New Research Shows Effectiveness of Breathwork in Healing
Breath, most of us take it for granted, and yet as an influx of recent studies show, when we learn to control it, it can be the key not only to our physical wellbeing but to our spiritual transformation.
Breathwork is the conscious awareness and control of the breath through the practice of various techniques. While breath practices have been incorporated for millennia in many religious and spiritual traditions, they were largely forgotten with the rise of the modern western world. Today, however, we are in the midst of a massive resurgence in interest in these ancient practices.
Ben Stewart is a filmmaker who has been researching and practicing breathwork for years. “We always have breath, it’s free, and it’s relegated to the subconscious for the most part of our lives,” he said.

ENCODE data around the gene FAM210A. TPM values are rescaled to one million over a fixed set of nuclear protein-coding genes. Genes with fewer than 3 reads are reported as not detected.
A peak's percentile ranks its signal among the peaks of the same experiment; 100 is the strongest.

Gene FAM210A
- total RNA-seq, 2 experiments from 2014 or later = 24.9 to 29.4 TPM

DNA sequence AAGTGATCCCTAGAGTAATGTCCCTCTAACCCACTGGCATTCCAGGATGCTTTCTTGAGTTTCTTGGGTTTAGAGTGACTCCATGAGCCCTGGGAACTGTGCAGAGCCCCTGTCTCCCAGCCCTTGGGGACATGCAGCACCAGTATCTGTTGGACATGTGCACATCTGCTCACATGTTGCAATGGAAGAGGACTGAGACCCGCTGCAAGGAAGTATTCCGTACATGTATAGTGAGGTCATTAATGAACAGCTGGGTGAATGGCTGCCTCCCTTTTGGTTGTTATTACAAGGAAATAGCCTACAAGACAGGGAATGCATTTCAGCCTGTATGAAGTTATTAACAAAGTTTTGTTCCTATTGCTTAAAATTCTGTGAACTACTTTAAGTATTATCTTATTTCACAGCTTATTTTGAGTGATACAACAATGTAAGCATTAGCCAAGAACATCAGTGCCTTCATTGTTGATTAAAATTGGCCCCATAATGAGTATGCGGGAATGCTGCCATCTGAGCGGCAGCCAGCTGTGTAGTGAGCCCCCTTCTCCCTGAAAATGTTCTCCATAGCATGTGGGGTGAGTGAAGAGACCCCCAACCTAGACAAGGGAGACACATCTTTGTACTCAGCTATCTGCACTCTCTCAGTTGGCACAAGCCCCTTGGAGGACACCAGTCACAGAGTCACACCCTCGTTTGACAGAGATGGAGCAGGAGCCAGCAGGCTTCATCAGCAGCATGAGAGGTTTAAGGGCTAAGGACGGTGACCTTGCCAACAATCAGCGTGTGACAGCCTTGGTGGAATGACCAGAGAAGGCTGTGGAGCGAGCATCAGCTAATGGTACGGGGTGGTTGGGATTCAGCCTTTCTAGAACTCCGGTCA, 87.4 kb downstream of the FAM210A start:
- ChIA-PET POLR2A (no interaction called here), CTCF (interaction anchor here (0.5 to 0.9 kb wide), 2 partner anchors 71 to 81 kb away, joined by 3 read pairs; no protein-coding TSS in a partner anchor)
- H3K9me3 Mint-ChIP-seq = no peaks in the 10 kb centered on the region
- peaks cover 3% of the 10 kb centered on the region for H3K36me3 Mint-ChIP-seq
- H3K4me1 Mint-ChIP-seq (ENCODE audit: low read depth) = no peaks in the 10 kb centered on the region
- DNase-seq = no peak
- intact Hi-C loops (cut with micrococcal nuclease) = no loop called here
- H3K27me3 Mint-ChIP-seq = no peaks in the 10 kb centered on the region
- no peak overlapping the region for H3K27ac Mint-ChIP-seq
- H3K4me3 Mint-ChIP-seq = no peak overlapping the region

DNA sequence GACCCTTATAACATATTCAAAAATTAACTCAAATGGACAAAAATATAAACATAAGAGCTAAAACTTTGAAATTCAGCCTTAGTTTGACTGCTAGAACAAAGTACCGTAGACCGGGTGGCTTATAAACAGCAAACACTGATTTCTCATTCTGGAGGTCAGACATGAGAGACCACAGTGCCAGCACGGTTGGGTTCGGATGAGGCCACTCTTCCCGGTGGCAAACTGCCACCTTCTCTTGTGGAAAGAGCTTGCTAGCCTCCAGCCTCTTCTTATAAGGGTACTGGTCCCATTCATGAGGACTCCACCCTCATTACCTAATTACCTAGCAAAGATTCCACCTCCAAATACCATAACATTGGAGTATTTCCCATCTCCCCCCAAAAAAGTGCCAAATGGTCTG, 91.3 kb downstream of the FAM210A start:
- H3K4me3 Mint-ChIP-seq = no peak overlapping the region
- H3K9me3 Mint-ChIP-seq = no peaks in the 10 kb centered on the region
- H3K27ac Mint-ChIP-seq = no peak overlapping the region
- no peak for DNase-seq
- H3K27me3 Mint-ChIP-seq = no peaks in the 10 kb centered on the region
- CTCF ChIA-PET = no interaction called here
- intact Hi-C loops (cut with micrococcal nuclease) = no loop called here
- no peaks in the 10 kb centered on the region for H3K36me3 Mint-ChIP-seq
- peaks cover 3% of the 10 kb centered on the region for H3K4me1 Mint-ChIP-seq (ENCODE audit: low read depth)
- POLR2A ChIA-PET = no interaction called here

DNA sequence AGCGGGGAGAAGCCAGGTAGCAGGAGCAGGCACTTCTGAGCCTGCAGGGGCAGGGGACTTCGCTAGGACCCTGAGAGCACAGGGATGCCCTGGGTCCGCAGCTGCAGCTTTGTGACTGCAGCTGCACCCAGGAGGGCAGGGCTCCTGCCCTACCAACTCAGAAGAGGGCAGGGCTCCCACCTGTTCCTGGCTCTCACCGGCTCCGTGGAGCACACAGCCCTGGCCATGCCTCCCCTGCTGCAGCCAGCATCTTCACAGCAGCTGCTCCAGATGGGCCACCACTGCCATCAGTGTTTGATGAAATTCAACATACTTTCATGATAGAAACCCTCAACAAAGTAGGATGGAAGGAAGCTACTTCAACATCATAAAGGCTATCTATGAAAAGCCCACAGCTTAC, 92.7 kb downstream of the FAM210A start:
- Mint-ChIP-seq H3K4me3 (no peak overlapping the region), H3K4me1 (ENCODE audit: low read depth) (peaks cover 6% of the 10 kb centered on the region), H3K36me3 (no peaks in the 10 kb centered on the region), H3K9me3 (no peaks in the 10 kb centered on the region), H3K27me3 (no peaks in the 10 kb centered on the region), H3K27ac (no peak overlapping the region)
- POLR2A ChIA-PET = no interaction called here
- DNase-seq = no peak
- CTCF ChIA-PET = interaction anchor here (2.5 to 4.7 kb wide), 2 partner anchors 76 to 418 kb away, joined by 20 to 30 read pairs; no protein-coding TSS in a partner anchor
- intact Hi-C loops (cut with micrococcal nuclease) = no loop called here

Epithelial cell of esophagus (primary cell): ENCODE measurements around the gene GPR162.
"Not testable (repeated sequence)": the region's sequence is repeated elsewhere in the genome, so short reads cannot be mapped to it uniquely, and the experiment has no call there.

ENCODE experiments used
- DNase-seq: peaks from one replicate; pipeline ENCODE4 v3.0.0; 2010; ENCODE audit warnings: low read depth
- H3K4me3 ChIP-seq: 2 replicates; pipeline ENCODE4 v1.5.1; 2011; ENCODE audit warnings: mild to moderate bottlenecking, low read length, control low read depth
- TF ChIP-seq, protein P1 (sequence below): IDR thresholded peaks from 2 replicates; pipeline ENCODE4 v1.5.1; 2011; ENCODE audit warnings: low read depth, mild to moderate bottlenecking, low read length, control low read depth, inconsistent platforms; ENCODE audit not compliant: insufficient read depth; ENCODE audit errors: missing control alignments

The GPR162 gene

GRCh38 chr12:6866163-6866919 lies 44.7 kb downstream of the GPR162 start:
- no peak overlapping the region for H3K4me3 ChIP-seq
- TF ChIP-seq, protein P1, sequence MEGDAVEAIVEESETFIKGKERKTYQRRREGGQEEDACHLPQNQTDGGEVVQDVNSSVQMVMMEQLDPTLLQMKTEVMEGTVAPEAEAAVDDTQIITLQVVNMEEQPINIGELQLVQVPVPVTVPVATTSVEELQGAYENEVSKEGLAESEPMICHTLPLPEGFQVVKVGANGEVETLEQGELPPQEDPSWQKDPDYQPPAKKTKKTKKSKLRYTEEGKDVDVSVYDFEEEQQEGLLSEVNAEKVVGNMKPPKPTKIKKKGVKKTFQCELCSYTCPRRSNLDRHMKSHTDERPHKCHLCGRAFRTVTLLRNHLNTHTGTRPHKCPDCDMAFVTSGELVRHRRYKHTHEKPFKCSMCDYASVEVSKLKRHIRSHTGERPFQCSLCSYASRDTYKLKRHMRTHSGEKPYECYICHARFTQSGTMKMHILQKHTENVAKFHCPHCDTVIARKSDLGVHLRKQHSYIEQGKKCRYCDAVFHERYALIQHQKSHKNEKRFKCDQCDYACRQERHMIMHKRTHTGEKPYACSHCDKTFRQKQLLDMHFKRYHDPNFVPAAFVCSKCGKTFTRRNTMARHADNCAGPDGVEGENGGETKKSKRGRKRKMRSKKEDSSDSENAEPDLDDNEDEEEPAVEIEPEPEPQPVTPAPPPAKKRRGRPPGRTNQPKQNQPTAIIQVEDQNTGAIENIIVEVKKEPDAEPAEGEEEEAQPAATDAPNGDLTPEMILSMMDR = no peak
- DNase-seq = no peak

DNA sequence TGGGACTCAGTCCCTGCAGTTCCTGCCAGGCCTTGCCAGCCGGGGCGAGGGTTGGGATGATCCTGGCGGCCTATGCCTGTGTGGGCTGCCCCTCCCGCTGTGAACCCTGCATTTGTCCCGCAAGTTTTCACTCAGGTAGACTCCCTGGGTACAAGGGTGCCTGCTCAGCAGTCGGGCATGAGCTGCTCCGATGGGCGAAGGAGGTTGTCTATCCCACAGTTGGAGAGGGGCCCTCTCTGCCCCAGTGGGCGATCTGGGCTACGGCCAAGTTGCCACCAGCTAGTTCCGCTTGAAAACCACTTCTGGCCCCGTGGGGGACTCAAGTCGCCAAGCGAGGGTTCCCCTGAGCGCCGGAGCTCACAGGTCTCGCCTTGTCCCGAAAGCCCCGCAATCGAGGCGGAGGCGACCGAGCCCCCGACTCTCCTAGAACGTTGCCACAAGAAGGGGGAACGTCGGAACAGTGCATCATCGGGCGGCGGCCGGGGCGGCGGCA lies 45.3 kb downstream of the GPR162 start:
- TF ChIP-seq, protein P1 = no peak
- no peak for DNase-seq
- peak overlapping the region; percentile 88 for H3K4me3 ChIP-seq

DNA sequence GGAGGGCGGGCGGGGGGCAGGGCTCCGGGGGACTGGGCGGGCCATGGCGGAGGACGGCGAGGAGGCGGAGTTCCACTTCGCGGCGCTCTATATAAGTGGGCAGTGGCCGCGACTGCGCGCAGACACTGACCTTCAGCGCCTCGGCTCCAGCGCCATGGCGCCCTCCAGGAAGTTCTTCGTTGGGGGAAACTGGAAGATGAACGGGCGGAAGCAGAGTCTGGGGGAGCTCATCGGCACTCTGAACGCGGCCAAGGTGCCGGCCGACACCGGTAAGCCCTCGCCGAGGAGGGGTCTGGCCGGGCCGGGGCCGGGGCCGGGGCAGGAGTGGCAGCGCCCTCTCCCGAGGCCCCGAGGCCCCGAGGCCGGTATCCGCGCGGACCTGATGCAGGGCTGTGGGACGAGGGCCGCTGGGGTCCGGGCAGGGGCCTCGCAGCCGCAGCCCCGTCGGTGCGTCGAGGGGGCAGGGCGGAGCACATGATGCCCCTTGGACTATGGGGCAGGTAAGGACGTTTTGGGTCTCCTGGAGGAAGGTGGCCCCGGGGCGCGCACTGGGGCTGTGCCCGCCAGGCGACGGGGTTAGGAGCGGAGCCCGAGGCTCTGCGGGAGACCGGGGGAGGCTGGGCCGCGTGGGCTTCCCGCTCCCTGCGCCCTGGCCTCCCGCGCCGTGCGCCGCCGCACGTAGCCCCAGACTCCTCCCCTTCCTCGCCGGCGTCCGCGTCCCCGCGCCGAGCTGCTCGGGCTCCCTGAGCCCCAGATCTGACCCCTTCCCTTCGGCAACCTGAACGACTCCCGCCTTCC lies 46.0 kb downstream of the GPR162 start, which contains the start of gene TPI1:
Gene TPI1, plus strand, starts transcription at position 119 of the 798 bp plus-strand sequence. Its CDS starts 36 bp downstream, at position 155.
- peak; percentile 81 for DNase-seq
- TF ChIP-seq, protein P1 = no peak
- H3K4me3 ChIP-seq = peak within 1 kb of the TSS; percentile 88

When we bring it back into the conscious realm, just the very act of bringing awareness to the breath is something that augments the experience of what the breath is doing to us, but also just becoming aware of your breath allows you to realize how much we actually hold our breath, how interrupted and inconsistent our breathing really is.”
Could Cobra Venom Replace Opioids in Treating Chronic Pain?
The King Cobra’s bite can kill you within 30 minutes, however, the same substance has also been developed into a drug that can ease chronic pain that even the strongest synthetic painkillers can’t touch. And today, along with venoms from an array of other creatures, cobra venom is showing great promise in the fight against a number of deadly diseases.
People have used venoms as medicines for thousands of years; Chinese medicine, Ayurveda, and homeopathy, and other traditional systems of medicines have all recognized the potency of venoms and used them to treat pain, inflammation, cardiovascular disease, and more. Western medicine got involved in the early 1980s, when the first venom-derived drug Captopril, was approved by the FDA for use in hypertension. Today, there’s been a resurgence of interest among researchers and the pharmaceutical industry owing to advances in the study of these compounds.
The most recent study out of Florida Atlantic University shows the potential of cone snail venom in treating severe malaria.